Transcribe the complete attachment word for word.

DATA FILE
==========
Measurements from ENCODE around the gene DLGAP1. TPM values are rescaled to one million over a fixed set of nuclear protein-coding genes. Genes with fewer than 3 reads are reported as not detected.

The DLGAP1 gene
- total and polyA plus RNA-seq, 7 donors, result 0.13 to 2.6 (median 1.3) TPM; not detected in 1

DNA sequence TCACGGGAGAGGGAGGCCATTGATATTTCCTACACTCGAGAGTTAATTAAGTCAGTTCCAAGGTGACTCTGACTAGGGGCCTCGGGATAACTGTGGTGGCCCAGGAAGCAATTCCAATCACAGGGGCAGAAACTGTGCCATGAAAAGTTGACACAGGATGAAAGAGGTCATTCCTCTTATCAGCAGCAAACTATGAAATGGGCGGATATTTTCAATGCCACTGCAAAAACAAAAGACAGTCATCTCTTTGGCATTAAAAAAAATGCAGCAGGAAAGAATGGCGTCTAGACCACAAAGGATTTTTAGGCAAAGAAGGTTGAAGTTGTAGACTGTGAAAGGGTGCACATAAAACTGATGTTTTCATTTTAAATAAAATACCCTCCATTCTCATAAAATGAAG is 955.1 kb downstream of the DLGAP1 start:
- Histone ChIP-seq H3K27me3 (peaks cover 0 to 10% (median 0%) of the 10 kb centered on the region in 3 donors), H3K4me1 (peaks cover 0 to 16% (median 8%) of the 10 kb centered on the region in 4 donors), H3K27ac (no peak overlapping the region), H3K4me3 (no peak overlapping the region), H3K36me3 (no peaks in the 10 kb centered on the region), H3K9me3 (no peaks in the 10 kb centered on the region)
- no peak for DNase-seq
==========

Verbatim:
Measurements from ENCODE around the gene DLGAP1. TPM values are rescaled to one million over a fixed set of nuclear protein-coding genes. Genes with fewer than 3 reads are reported as not detected.

The DLGAP1 gene
- total and polyA plus RNA-seq, 7 donors, result 0.13 to 2.6 (median 1.3) TPM; not detected in 1

DNA sequence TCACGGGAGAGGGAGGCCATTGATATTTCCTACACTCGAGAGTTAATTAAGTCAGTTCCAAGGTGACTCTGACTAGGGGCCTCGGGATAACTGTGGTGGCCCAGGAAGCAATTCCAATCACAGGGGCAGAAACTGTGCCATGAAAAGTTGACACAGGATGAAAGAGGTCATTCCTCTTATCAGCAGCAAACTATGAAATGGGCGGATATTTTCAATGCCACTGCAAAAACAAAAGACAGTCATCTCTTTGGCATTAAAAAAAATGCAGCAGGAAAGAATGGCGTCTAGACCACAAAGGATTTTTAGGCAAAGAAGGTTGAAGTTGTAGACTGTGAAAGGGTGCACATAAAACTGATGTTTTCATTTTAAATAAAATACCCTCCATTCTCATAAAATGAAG is 955.1 kb downstream of the DLGAP1 start:
- Histone ChIP-seq H3K27me3 (peaks cover 0 to 10% (median 0%) of the 10 kb centered on the region in 3 donors), H3K4me1 (peaks cover 0 to 16% (median 8%) of the 10 kb centered on the region in 4 donors), H3K27ac (no peak overlapping the region), H3K4me3 (no peak overlapping the region), H3K36me3 (no peaks in the 10 kb centered on the region), H3K9me3 (no peaks in the 10 kb centered on the region)
- no peak for DNase-seq